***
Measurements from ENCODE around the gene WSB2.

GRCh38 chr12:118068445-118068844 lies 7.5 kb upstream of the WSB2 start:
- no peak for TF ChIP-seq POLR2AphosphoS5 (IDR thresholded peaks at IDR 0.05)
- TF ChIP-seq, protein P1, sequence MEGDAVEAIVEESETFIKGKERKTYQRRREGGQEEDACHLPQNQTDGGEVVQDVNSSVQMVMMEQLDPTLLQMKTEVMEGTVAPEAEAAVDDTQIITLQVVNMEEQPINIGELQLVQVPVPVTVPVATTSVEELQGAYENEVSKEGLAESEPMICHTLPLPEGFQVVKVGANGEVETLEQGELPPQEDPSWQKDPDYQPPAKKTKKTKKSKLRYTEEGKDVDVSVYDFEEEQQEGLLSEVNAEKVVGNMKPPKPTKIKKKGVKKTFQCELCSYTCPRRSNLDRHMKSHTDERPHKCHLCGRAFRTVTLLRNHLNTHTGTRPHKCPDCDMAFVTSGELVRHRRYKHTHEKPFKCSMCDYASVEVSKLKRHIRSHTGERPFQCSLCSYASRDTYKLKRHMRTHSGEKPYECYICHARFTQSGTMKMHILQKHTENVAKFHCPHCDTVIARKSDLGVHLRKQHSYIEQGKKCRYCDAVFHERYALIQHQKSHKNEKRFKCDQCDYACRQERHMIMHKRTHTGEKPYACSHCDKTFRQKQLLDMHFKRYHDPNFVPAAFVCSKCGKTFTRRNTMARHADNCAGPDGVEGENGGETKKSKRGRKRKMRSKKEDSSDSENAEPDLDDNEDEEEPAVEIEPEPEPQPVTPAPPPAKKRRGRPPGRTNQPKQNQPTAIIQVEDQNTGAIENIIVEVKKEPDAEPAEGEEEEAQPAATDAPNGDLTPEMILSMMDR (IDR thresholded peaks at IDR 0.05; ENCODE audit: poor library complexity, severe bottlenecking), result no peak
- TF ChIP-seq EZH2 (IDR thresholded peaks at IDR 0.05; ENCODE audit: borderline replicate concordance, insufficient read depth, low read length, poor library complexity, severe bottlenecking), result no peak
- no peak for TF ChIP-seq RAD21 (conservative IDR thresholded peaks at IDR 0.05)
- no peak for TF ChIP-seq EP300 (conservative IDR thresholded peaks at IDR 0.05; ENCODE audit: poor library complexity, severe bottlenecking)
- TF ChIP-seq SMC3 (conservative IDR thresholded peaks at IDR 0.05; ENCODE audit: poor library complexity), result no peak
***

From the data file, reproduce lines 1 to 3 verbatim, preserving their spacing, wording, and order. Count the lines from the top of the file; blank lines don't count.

Measurements from ENCODE around the gene WSB2.

GRCh38 chr12:118068445-118068844 lies 7.5 kb upstream of the WSB2 start:
- no peak for TF ChIP-seq POLR2AphosphoS5 (IDR thresholded peaks at IDR 0.05)